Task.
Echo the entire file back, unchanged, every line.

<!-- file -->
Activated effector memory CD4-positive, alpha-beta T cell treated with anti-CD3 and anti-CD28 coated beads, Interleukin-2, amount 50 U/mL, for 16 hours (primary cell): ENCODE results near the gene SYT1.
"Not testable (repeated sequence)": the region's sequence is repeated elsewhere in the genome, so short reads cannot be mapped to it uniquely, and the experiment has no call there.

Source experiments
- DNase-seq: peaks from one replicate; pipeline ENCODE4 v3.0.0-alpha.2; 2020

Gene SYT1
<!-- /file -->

Activated effector memory CD4-positive, alpha-beta T cell treated with anti-CD3 and anti-CD28 coated beads, Interleukin-2, amount 50 U/mL, for 16 hours (primary cell): ENCODE results near the gene SYT1.
"Not testable (repeated sequence)": the region's sequence is repeated elsewhere in the genome, so short reads cannot be mapped to it uniquely, and the experiment has no call there.

Source experiments
- DNase-seq: peaks from one replicate; pipeline ENCODE4 v3.0.0-alpha.2; 2020

Gene SYT1